Having said that I found myself arguing with a figure indistinct about the necessity of anarchy in education. Although that term was not used in my sleep, the opposition to whom I was speaking was defending the abolition of teacher authority in favor of some higher ethical concepts, like anti-racism, anti-isms of all sorts. My opponent insisted that if nothing else schools or education should assure diversity, inclusion and equity. Knowledge had to be imbued with such moral integrity that pupils and students could have no mistake about the right ways to behave.

I replied without irony- sleep is a literal condition- that I knew of no time when knowledge was exclusively coincident with prevailing morals and therefore had reason to doubt that such an era lay before us. In that great theatrical prop of Western monotheism the beginning of mankind was when two human beings through divine deceit acquired what has been called the “knowledge of good and evil”. One has to ask what knowledge had they before their tragedy? This notion that knowledge- at least that of „good and evil“ – was so crucial (also as in crucifixion) to the exclusion of any other faculty is peculiar. If there was no prior knowledge of this sort then what of importance was known “before the fall”? Perhaps this so-called knowledge was not of something “moral” but of life itself. Certainly the untold centuries or millennia since the alleged event have failed to exhibit much practical knowledge. Instead what one finds is “competency”: the ability to perform tests and the certification of such performance. Perhaps that was the seminal demonstration for the mystification of knowledge that continues in contemporary pedagogy.

As I woke my discussion continued. I had my breakfast trying to bring it to a useful end. So I began to write that which I now conclude-for the waking moment. The teacher is a necessary role in the creation of real knowledge. The pupil role is just as important. In the classroom both roles are performed separately by people who are or at least try to be awake. The texts and other physical materials used are theatrical properties on this stage. While it is desirable that they be useful, it is not essential that they crystallize truth or morals. The world beyond the classroom is neither pure nor crystalline. The most important quality of the pedagogical performance its integrity derives from the skill and commitment with which both roles are played. For more than a millennia moral purity in the classroom has merely concealed the destructive power of those who would prevent a proper performance. The aggressive attacks on pedagogical stages throughout the West‘s educational institutions purport to purify history, arts and sciences. In fact they are heavily funded campaigns of spiritual terrorism directed at destroying knowledge and the capacity of teaching and learning people to produce it. By destroying the human pedagogical theaters, these fanatics are preparing the replacement of human intellectual and cultural production, that is natural human life itself, for those whose dreams comprise nothing- nothing but the destruction they euphemistically denote as “artificial”. Artificial suggests that it is something made, the product of artifice. However therein lies the term’s deceit. The dream of artificial intelligence is a dream without intelligence or knowledge. It is the dream of death by the killers who never sleep.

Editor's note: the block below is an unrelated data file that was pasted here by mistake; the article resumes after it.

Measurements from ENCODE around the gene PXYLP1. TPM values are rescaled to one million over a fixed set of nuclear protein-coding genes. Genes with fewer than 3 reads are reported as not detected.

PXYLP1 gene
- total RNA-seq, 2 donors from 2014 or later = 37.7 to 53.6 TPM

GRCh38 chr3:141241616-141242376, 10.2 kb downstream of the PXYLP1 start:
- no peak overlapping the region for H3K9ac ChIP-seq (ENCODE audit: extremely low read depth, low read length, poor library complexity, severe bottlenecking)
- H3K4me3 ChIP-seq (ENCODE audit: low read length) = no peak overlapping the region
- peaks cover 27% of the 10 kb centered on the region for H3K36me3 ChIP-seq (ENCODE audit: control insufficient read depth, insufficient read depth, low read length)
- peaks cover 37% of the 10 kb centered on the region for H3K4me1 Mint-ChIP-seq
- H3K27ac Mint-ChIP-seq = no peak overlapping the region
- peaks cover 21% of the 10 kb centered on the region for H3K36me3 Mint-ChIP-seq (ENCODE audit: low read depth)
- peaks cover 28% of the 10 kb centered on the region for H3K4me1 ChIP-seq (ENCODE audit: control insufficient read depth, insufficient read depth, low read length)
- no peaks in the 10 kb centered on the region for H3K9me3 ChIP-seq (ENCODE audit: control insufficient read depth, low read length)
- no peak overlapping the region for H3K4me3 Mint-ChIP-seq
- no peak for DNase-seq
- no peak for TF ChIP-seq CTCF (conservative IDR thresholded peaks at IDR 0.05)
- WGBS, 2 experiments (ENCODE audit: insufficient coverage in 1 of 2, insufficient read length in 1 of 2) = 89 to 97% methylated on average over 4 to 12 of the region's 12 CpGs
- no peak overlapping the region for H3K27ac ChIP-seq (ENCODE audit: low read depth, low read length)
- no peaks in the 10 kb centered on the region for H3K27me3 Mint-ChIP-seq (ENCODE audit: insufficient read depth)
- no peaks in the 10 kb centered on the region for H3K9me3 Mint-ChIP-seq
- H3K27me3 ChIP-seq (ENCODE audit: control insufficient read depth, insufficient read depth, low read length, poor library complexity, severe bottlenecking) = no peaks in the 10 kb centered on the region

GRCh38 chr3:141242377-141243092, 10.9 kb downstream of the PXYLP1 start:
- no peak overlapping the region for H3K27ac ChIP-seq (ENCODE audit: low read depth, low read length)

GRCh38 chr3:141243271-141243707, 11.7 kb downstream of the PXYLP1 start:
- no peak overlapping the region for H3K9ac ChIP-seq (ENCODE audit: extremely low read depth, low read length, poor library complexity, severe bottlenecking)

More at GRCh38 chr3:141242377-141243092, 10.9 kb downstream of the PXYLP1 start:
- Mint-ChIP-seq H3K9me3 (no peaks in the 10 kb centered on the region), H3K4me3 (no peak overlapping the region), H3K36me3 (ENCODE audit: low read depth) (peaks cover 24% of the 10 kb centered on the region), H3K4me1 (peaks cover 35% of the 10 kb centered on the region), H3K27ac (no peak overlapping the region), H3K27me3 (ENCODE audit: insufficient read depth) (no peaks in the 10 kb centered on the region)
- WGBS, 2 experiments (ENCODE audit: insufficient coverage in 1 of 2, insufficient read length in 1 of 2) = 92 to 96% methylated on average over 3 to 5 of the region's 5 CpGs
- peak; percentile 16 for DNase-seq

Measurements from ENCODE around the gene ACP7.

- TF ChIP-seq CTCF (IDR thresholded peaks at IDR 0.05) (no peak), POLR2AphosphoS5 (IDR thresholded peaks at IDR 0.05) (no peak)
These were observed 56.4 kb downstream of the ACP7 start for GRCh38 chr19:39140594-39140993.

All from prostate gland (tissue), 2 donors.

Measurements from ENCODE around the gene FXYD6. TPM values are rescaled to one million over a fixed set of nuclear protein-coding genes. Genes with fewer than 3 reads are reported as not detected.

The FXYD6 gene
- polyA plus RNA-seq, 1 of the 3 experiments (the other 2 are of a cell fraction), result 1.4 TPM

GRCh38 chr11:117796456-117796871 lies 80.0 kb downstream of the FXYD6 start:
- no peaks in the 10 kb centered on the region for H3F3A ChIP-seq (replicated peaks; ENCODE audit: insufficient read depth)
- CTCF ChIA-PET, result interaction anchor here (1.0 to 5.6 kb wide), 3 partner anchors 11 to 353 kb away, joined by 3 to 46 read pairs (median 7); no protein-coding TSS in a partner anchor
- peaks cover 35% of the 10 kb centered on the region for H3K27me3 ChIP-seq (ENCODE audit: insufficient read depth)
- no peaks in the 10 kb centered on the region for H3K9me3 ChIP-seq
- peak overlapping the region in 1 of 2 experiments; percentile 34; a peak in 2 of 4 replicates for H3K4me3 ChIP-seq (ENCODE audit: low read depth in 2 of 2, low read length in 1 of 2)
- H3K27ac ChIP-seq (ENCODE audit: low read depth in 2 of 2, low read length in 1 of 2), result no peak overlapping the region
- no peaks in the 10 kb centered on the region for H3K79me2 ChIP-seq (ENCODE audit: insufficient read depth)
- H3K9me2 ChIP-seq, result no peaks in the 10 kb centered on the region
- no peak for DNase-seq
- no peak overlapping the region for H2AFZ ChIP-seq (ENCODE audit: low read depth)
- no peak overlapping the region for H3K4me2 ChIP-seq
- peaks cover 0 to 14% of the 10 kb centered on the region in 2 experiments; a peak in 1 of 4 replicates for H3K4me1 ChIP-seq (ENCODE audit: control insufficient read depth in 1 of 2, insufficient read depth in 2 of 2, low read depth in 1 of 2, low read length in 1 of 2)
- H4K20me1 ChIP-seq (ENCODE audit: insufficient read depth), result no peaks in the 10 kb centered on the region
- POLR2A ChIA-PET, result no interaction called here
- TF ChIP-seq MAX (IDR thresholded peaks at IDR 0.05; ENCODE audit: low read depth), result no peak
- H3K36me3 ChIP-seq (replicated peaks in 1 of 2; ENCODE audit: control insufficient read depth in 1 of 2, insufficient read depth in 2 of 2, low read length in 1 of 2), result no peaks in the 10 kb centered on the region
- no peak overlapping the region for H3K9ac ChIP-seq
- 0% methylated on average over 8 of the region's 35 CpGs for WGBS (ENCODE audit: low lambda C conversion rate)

In Solar Terms

Fruit of the Vine: Volume 1: An Intelligent Family,

Author’s book interview:

Dr. T.P. Wilkinson, aka Wei Santang discusses his two new books, “In Solar Terms” and “Fruit of the Vine”. China Rising Radio Sinoland 231215

Poems and articles on Dissident Voice: